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Virulent Newcastle disease virus (NDV, avian Avulavirus-1, APMV-1) induces a highly contagious and lethal systemic disease in gallinaceous poultry. APMV-1 antibody detection is used for surveillance and to control vaccination, but is hampered by cross-reactivity to other subtypes of avian Avulaviruses. Data are lacking concerning the applicability of NDV V proteins as differential diagnostic marker to distinguish vaccinated from virus-infected birds (DIVA strategy).
Full length and C-terminally truncated nucleocapsid (NP) protein, and the unique C-terminal regions of the phospho- (P) and V proteins of the NDV LaSota strain were bacterially expressed as fusion proteins with the multimerization domain of the human C4 binding protein, and used as diagnostic antigens in indirect ELISA.
When used as diagnostic antigen in indirect ELISAs, recombinant full-length proved to be a sensitive target to detect seroconversion in chickens after APMV-1 vaccination and infection, but revealed some degree of cross reactivity with sera raised against other APMV subtypes. Cross reactivity was abolished but also sensitivity decreased when employing a C-terminal fragment of the NP of NDV as diagnostic antigen. Antibodies to the NDV V protein were mounted in poultry following NDV infection but also, albeit at lower rates and titers, after vaccination with attenuated NDV vaccines. V-specific seroconversion within the flock was incomplete and titers in individual bird transient.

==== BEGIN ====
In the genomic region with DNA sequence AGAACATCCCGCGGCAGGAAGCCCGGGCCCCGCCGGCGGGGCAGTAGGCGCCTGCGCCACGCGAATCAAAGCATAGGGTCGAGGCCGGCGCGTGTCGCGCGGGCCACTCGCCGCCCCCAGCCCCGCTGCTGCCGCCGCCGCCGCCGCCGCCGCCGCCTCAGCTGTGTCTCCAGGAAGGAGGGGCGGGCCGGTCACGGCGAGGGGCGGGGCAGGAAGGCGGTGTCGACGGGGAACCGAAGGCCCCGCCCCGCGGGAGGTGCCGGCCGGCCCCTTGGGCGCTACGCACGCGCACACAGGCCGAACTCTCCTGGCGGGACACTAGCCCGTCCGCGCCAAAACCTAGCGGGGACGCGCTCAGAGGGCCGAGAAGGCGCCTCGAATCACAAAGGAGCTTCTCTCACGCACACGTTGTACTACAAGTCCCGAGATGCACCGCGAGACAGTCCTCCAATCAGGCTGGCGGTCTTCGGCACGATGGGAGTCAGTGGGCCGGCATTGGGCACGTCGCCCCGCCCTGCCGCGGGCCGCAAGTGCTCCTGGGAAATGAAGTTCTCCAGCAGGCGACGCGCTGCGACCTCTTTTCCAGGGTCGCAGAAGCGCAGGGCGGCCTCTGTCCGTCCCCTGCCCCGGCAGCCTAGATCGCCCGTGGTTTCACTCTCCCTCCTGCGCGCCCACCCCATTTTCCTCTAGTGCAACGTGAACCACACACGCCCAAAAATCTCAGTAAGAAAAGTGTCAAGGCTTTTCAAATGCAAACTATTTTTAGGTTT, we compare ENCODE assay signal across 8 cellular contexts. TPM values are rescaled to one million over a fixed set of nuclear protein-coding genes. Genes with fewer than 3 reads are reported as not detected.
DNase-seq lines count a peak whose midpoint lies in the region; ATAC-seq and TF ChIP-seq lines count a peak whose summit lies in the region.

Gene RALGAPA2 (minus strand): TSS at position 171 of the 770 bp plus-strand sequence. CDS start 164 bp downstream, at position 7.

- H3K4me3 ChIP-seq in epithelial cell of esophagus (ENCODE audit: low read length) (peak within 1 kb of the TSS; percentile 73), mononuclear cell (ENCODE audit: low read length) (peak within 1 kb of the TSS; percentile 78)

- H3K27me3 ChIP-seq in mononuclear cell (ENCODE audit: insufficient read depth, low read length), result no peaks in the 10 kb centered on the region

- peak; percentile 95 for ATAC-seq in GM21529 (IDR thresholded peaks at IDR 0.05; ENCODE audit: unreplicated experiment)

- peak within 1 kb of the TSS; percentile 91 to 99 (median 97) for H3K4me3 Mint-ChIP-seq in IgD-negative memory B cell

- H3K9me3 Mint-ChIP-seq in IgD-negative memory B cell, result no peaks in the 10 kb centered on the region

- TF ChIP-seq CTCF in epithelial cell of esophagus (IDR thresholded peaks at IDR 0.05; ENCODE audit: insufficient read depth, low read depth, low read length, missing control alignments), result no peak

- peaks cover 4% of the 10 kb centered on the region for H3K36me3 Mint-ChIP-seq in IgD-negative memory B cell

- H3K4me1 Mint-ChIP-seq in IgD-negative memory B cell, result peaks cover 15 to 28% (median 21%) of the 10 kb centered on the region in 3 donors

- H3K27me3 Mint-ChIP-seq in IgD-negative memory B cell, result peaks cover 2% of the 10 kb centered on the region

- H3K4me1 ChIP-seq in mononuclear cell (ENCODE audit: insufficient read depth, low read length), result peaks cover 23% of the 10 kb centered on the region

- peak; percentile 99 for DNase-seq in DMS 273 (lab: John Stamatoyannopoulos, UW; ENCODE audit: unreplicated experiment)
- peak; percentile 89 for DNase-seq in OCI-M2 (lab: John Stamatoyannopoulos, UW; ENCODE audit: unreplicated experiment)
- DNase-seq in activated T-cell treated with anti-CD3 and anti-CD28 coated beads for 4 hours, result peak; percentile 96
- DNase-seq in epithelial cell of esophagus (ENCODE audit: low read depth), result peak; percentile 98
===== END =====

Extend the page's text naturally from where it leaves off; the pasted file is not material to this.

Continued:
Indirect ELISA based on bacterially expressed recombinant full-length NP compared favorably with a commercial NDV ELISA based on whole virus antigen, but cross reactivity between the NP proteins of different APMV subtypes could compromise specificity. However, specificity increased when using a less conserved C-terminal fragment of NP instead. Moreover, a serological DIVA strategy built on the NDV V protein was not feasible due to reduced immunogenicity of the V protein and frequent use of live-attenuated NDV vaccines.